If the Chairman of the Federal Reserve steps down at the end of his term in 2014, nobody can say they haven’t seen it coming. Analysts believe that Bernanke’s carefully planned exit will set the stage for a surprise candidate and a shocking change in Fed policy.
In fact, Bernanke’s exit has been carefully planned since last year already. At first, some reports in the media surfaced that Bernanke had grown weary of his duties, after intense years of economic and financial crisis.
While President Obama had always said he would reappoint Bernanke, Bernanke himself seemed less eager at the March 2013 Federal Open Market Committee (FOMC) press conference.
“I don’t think that I’m the only person in the world who can manage the exit,” he told reporters when asked about how the Fed would unwind its unprecedented policy of easy money.
The next big hint was dropped last week, as Bernanke announced he would not attend the annual monetary symposium at Jackson Hole in August this year “due to a scheduling conflict.”
This seems far-fetched, as the date of the conference is well known and Fed chairmen have attended the event for the last 25 years without fail. They often gave clues about future monetary policy there. In 2010 for example, Bernanke stopped a stock-market slump by hinting at additional “quantitative easing,” or asset purchases through the Fed.
The symposium will instead be used to set-up Bernanke’s successor, who will likely deliver the key-note speech this year. Two types of candidates present themselves.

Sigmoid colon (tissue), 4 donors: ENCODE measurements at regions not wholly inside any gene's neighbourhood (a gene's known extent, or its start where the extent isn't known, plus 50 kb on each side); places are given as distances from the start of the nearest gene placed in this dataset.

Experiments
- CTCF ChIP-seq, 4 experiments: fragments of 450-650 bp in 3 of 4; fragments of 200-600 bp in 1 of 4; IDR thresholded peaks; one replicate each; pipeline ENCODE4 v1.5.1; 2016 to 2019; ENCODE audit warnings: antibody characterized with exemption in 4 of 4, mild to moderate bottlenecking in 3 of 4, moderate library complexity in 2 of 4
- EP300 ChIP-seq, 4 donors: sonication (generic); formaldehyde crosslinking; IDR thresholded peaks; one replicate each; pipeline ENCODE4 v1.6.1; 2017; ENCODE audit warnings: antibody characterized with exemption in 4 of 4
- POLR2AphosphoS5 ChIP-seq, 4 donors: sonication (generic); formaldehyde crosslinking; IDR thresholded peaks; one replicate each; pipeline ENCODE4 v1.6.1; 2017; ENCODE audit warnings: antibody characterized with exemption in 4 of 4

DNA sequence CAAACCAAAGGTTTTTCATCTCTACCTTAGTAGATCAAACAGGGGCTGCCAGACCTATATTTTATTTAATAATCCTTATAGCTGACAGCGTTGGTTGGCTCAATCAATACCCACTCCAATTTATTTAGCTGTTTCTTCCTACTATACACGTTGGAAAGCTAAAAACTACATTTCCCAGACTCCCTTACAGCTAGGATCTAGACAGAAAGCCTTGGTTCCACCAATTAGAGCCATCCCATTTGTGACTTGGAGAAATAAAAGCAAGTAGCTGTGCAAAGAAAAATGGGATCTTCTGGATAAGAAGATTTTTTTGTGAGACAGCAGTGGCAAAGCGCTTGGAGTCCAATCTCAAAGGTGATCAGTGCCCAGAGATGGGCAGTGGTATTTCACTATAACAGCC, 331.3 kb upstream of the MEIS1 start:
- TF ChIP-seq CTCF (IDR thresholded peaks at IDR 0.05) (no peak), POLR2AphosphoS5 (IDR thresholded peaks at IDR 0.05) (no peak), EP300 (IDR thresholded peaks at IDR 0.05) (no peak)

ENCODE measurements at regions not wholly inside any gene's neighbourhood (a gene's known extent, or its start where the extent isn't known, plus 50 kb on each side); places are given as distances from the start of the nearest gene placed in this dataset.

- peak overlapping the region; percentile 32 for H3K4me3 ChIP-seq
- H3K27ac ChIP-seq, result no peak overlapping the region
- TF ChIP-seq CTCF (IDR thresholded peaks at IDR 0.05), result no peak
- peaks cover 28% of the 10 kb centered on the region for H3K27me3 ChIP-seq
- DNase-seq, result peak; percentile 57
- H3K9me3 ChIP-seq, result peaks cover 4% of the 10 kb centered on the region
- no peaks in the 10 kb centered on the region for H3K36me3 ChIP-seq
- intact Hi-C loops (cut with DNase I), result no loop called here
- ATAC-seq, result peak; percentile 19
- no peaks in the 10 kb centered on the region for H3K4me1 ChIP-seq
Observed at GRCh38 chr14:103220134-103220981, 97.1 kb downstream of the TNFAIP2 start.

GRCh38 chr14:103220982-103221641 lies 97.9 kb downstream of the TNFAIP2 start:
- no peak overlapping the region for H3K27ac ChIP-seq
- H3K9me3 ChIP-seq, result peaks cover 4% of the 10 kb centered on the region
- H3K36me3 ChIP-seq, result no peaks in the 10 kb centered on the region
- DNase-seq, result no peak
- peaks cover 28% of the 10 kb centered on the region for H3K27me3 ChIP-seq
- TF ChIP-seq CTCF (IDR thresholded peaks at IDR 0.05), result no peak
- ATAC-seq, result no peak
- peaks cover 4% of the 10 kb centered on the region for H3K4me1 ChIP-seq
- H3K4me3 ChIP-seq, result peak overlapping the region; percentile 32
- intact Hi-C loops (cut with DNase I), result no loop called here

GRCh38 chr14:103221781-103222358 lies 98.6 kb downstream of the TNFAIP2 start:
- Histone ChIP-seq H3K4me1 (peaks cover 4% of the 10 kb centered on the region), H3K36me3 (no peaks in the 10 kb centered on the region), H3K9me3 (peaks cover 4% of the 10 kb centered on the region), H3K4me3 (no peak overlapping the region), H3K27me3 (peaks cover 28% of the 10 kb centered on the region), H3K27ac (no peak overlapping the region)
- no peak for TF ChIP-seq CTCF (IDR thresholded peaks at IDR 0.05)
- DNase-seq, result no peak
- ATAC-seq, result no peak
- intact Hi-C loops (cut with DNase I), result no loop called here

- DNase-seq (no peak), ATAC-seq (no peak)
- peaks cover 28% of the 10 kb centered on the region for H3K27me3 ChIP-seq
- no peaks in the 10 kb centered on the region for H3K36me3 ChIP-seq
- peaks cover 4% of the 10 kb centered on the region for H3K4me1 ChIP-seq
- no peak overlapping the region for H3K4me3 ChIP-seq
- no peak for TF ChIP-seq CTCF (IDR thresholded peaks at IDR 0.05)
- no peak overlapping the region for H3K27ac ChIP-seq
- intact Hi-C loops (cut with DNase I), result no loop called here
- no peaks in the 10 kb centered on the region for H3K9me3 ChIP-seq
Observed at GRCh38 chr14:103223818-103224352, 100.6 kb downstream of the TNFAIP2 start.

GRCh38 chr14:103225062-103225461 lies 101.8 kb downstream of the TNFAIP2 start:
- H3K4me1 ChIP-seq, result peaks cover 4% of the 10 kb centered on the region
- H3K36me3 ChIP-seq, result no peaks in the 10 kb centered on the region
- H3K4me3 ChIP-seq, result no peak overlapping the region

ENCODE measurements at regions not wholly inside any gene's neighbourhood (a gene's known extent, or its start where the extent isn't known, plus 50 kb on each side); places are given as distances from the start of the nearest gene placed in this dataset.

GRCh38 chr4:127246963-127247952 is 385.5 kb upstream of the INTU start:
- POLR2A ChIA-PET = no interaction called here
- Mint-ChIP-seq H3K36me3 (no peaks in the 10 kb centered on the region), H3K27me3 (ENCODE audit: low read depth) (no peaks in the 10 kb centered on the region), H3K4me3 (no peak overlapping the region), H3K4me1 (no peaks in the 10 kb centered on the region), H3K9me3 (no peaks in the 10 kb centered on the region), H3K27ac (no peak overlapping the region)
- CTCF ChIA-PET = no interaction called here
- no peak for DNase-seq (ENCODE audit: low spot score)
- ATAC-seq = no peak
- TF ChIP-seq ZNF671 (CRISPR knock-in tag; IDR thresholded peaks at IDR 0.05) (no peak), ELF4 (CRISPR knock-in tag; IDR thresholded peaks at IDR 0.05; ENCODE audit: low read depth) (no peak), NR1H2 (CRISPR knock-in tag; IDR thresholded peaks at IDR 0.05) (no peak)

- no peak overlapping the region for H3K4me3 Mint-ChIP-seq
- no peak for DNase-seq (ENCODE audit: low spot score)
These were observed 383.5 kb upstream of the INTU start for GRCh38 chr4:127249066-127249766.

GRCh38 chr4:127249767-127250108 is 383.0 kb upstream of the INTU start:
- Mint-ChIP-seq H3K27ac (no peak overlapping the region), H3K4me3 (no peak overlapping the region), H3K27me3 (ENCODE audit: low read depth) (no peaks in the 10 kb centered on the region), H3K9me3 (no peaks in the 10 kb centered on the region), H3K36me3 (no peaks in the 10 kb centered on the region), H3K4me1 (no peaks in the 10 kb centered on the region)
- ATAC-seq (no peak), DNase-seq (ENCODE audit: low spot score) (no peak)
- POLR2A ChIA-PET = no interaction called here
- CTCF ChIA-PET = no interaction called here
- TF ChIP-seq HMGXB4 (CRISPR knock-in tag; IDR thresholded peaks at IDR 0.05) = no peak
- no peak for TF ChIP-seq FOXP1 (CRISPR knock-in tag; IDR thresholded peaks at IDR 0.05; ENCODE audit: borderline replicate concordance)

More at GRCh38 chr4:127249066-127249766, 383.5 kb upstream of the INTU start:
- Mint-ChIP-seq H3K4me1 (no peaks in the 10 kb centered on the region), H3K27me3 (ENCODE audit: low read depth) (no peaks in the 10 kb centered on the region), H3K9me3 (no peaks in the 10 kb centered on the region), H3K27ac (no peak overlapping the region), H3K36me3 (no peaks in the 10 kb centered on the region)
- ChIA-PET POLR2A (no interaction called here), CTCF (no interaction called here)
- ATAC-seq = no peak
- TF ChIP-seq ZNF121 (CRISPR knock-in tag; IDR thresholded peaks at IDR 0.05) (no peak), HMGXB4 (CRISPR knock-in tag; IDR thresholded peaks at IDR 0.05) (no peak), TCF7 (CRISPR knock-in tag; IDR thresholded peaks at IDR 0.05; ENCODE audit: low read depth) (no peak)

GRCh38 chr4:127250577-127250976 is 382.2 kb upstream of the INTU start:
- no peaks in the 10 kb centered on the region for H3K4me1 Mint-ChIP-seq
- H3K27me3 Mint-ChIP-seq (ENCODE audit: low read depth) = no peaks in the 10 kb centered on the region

Many observers see the vice chair Janet Yellen as a logical successor. An esteemed academic like Bernanke (Yellen’s Alma mater is the University of California at Berkeley) she supported all of Bernanke’s accommodative policy moves. She also has been at the Fed since 1994 and knows the organization inside out.
“I think she’s the No. 1 choice. She’s the one that’s got the most continuity. She’s got a great resume that supports it as well. She’s not necessarily more dovish than Bernanke,” Mesirow Financial Chief Economist Diane Swonk told CNBC.
Other analysts believe, however, that it is precisely Yellen’s similarity to Bernanke that makes her an unlikely successor.
“Ben Bernanke seems like a brilliant political economist and a decent guy, the top of his field in terms of comportment, academic credentials and specific competence in understanding historical monetary policies during a counter-cyclical (i.e., de-leveraging) period. Perhaps Janet Yellen is too?” hedge fund managers Paul Brodsky and Lee Quaintance write in a note to clients.
They think that leaders are looking for other qualities in the next Fed chairman, as the going might get rough next year.
“A thick skin, diplomatic skills, and strong relationships with global banks and monetary policy makers will be the skill set most needed. We think Tim Geithner (with Bill Dudley [President of the New York Fed] as an alternative) will take over the Fed when Ben Bernanke steps down next January, and it seems by all indications that the table is already being set.”
Tim Geithner chose not to serve a second term as Secretary of the Treasury and stepped down this January, so he would be available to take the Fed post. Brodsky and Quaintance think that the surprise candidate might be needed to oversee the transition to a new monetary order
The portfolio managers believe that excessive debt and leverage in the banking system can only be removed if the dollar is pegged to gold. “They will have no choice but to replace it with a gold exchange standard they oversee (i.e., a gold-standard-light, “Bretton Woods” type reset),” they write. The time could be in 2014. Geithner would be the ideal candidate to execute it.